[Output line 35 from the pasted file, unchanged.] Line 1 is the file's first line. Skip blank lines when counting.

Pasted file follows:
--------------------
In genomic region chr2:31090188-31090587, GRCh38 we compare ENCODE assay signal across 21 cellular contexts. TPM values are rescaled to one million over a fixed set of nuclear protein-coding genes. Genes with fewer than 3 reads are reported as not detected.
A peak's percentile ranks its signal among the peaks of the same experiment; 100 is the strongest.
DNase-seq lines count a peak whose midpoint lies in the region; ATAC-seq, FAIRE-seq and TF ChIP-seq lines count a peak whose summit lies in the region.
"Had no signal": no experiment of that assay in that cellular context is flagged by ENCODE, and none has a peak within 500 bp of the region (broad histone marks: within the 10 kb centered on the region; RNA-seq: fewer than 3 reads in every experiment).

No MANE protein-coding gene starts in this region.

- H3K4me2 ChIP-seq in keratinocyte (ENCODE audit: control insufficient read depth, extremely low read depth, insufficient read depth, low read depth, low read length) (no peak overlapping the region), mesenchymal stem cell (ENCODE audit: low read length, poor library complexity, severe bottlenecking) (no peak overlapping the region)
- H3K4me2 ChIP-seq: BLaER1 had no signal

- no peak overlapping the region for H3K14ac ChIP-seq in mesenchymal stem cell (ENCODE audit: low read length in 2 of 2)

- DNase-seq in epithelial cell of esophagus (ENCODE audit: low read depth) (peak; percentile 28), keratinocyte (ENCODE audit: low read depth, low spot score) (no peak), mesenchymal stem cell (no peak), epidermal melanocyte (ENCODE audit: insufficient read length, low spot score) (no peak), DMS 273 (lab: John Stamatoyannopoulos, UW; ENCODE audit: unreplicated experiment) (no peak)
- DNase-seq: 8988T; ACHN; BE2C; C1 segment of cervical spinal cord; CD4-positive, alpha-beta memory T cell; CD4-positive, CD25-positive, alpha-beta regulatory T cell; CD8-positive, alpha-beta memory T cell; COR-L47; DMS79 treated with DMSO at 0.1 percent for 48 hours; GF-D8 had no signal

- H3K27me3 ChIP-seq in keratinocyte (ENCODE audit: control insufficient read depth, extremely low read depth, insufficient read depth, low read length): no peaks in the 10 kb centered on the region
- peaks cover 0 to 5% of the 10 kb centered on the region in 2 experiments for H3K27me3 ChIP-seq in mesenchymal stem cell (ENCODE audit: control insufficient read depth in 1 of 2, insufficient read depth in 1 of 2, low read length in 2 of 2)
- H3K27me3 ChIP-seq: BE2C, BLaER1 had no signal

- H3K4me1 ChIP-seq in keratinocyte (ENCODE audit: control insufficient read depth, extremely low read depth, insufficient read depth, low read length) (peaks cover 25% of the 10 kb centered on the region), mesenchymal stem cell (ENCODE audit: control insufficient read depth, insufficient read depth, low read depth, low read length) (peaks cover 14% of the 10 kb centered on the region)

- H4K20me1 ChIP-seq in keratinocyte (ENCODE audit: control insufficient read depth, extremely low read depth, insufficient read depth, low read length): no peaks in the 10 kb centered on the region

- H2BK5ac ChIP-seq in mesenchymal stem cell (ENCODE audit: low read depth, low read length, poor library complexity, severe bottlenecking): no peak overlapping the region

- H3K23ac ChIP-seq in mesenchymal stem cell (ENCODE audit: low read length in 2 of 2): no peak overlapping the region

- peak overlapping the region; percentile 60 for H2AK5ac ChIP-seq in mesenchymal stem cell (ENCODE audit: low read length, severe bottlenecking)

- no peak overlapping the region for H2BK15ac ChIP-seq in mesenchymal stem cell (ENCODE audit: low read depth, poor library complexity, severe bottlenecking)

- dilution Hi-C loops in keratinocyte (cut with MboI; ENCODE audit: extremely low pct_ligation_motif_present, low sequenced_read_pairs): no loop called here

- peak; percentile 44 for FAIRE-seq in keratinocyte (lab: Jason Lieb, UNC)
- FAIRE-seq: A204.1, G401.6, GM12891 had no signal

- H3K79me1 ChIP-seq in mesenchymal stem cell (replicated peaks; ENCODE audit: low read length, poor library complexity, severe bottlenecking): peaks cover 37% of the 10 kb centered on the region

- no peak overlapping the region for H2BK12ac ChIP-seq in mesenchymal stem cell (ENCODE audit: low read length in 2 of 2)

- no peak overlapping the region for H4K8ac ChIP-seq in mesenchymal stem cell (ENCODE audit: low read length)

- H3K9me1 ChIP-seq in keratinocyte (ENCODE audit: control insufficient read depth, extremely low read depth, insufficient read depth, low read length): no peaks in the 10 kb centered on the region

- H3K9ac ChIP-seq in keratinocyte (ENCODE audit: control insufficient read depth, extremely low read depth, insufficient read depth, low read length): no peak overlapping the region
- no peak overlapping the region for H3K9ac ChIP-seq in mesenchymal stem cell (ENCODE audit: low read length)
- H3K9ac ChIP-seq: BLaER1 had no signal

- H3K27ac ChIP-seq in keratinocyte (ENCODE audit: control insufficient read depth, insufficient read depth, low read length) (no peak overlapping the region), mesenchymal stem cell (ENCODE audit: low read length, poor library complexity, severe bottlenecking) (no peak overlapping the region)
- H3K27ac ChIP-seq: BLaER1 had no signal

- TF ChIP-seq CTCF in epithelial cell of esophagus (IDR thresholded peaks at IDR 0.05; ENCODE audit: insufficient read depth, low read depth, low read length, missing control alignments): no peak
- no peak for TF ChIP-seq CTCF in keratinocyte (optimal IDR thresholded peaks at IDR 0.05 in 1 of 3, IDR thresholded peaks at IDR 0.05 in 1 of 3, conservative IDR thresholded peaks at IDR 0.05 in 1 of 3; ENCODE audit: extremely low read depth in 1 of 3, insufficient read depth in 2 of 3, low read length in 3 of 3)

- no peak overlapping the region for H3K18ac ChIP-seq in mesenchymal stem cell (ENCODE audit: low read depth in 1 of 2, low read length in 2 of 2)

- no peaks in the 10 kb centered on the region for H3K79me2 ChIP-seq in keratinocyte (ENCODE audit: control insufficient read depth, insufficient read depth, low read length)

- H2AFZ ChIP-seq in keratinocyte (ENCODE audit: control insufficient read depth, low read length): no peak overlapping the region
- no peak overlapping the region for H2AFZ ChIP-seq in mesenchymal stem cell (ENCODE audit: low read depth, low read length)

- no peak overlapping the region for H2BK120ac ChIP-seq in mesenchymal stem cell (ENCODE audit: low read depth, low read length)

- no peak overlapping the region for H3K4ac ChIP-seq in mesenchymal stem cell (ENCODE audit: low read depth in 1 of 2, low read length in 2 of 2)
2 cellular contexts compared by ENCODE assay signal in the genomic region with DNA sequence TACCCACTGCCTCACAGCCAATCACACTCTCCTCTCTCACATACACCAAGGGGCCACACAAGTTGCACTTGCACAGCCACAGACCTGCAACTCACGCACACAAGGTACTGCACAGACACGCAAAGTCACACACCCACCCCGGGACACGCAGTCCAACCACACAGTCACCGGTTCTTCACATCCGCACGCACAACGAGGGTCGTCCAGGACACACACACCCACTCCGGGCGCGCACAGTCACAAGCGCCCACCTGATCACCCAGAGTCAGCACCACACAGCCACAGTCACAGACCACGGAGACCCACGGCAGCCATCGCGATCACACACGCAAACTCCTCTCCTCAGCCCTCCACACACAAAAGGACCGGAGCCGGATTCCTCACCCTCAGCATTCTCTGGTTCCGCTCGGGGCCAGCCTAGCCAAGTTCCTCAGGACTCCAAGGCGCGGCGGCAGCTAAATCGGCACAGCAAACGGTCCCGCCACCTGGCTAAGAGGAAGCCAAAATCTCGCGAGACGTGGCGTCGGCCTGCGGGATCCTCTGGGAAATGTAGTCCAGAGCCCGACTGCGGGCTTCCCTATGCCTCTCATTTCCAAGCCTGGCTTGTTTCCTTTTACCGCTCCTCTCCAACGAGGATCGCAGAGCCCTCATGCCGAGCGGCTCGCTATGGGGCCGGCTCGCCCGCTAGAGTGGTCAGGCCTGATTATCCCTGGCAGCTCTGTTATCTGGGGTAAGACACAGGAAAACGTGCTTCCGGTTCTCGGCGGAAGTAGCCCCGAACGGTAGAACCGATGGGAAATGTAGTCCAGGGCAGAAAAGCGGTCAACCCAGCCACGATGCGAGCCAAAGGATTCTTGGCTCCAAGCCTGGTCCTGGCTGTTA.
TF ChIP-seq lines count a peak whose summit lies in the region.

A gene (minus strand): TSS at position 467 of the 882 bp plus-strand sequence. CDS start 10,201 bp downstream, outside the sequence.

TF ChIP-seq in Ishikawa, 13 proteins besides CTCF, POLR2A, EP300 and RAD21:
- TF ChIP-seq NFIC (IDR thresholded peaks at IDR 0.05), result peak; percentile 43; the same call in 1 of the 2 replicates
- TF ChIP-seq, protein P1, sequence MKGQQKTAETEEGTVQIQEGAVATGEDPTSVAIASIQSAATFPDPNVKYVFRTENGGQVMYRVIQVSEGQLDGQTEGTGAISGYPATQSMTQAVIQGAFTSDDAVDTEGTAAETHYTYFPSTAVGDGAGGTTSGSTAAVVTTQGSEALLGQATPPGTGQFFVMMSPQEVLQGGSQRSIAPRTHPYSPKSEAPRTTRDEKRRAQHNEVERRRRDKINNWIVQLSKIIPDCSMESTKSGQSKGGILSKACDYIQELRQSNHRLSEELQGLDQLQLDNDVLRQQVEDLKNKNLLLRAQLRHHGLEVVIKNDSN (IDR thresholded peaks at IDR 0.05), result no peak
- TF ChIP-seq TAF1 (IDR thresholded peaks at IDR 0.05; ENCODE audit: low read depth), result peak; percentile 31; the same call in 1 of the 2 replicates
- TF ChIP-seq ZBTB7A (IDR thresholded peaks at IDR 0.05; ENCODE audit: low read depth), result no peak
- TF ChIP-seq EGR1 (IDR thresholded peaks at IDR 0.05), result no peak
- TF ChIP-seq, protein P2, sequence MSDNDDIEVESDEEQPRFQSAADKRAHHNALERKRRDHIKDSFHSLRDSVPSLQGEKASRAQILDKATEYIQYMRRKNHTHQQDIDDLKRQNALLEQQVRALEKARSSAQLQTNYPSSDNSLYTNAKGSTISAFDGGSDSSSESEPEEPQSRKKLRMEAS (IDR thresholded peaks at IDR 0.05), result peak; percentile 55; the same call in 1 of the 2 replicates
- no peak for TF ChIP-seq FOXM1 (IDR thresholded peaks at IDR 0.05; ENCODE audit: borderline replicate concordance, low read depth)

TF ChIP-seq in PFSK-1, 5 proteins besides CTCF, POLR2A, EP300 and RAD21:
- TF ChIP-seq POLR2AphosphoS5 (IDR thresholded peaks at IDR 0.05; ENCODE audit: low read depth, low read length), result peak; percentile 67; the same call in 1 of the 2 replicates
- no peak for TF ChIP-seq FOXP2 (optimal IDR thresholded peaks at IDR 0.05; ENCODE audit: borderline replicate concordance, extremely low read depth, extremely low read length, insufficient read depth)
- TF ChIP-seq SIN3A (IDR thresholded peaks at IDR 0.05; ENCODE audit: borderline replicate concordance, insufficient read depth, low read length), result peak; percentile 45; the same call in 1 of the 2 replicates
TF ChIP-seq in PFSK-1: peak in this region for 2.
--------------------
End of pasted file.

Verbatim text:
- no peaks in the 10 kb centered on the region for H3K79me2 ChIP-seq in keratinocyte (ENCODE audit: control insufficient read depth, insufficient read depth, low read length)